NEW YORK/BEIJING -- The U.S. and China have entered the second phase of their trade war with a fresh round of tariffs on $16 billion in goods by both sides. The levies threaten to destabilize the international supply chains that multinationals have spent years building up, linking factories inside and outside China, and all but promise serious economic consequences down the road no matter who wins in the short term.
Washington's 25% additional tariffs kicked in Thursday for 279 products, including integrated circuits, plastic products and rubber. Beijing responded in kind for 333 goods, including certain types of paper, automobiles and copper scrap. It also filed a complaint with the World Trade Organization.
Although trade negotiators from both countries met on Wednesday and Thursday in Washington, few expected major breakthroughs at this stage. "We appreciated the Chinese delegation coming to the United States to participate in these meetings," the White House said on Thursday after the talks concluded.
The two sides discussed "how to achieve fairness, balance, and reciprocity in the economic relationship, including by addressing structural issues in China," the statement said.
Meanwhile, China's commerce ministry released a statement on Friday saying that both countries had a constructive and candid exchange over trade issues. Both sides will keep in touch regarding the next steps, the ministry said.
Experts on U.S.-China relations warned that the conflict could worsen. "Unless the American economy does a nosedive, the Trump administration is almost guaranteed to go through with tariffs on an additional $200 billion in Chinese goods, and China will retaliate with tariffs on $60 billion of American goods," said Scott Kennedy at the Center for Strategic and International Studies in Washington.
"The negotiations will not stop this trend," he told Nikkei.
President Donald Trump takes heart in an American economy currently performing much better than slowing China's. Real gross domestic product in the U.S. enjoyed annualized growth of 4.1% in the April-June quarter, and the Federal Reserve Bank of Atlanta projects July-September growth at a brisk 4.3%.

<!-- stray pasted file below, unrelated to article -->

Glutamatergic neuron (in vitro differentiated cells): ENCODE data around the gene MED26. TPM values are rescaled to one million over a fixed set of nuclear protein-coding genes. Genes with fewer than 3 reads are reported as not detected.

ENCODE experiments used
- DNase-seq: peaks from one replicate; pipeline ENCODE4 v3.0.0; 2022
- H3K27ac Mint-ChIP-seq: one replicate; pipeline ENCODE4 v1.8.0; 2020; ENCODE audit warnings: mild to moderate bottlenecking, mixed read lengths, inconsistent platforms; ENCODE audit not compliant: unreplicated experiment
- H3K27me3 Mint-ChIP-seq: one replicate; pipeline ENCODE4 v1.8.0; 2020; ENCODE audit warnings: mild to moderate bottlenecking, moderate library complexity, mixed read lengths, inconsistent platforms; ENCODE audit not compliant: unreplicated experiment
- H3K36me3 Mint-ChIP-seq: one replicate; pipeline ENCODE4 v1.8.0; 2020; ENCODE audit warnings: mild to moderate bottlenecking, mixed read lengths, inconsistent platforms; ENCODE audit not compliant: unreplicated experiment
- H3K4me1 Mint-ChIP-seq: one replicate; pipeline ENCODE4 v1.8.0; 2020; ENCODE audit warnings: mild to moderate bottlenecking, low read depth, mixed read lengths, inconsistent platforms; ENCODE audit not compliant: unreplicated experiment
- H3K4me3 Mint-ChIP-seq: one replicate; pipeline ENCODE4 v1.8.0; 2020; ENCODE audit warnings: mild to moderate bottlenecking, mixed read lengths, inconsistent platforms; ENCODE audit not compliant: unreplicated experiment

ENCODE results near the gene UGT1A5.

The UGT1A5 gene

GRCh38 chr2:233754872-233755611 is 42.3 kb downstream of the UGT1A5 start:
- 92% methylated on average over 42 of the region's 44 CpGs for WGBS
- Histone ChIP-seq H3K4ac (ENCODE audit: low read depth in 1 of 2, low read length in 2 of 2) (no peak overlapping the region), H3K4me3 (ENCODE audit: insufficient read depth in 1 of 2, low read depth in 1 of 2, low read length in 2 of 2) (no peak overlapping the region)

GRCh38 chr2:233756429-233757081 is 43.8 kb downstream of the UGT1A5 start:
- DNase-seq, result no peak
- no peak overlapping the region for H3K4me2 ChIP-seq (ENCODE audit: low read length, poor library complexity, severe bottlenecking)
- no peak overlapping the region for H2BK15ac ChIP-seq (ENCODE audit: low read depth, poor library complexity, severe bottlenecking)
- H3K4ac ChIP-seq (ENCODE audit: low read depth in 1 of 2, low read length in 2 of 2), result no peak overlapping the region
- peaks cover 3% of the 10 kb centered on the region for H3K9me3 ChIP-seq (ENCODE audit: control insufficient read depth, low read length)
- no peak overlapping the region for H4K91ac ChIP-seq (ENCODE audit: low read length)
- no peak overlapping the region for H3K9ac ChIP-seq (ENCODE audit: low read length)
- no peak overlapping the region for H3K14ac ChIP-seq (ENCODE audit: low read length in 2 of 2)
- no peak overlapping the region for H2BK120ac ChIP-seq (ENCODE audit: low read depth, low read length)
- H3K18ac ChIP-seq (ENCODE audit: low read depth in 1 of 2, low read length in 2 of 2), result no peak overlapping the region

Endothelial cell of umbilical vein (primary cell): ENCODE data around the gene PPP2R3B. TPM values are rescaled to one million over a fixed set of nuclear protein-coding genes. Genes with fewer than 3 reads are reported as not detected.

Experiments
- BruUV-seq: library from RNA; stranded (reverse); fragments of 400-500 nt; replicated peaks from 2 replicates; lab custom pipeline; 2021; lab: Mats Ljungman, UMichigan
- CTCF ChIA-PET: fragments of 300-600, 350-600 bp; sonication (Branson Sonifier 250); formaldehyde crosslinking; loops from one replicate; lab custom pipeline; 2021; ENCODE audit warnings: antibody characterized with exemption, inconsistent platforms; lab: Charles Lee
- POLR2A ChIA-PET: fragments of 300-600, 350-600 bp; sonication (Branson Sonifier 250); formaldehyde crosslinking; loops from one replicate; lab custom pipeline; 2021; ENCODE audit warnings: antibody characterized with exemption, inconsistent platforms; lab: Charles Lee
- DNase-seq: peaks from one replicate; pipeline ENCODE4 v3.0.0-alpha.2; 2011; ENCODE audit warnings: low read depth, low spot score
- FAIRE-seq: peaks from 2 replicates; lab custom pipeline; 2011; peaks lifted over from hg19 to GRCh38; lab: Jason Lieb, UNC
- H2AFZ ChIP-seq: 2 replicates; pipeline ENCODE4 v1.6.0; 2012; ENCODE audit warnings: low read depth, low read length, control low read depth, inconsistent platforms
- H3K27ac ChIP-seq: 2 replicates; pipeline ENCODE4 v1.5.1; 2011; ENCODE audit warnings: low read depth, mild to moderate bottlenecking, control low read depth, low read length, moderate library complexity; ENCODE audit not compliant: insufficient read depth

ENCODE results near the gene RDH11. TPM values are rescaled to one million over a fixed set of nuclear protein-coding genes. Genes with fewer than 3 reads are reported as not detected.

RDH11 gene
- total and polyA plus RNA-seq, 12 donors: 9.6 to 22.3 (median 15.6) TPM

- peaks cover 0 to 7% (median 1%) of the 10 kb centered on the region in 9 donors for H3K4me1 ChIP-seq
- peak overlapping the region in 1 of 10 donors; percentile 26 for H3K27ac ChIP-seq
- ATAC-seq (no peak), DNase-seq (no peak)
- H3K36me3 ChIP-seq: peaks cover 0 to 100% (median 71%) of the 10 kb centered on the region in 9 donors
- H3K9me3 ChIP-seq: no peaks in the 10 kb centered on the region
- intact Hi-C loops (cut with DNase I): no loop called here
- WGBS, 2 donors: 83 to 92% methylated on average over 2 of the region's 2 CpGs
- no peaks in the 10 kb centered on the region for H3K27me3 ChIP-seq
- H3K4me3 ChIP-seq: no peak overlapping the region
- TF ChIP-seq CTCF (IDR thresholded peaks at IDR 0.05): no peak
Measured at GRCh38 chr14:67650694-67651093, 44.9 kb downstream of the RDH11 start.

Yet the recent boom is fueled largely by large-scale tax cuts enacted by the administration. With the American economic expansion approaching a full decade next summer, matching its longest on record, market watchers see a potential contraction leading up to 2020, especially as the effects of the tax cuts eventually fade.
Further penalties by Washington on Chinese imports may very well bring about this downturn quicker. High tariffs mean higher import costs, which would squeeze corporate earnings and discourage consumption.
The Chinese economy faces a marked deceleration as Beijing's campaign to curb excessive borrowing takes a toll on infrastructure investment. The trade war has only made matters worse.
Markets have reacted to such concerns by sending both the yuan and Shanghai stocks down.
Starting this fall, President Xi Jinping will rekindle infrastructure investment and ease monetary policy to lift up the economy, essentially reversing parts of his deleveraging campaign. Previously halted subway projects are now back underway across the country.
Unprofitable infrastructure projects were key contributors to the massive debts amassed by regional governments and state-owned enterprises. Total credit to the nonfinancial sector came to more than 250% of GDP at the end of 2017 for China, according to the Bank for International Settlements.
A key pillar of China's deleveraging strategy was structural reform. But the painful decision to embark on this path was premised on a relatively stable global economy. A world economy in turmoil disrupts such calculations and could force a delay of much-needed reforms, only hurting China's long-term economic health.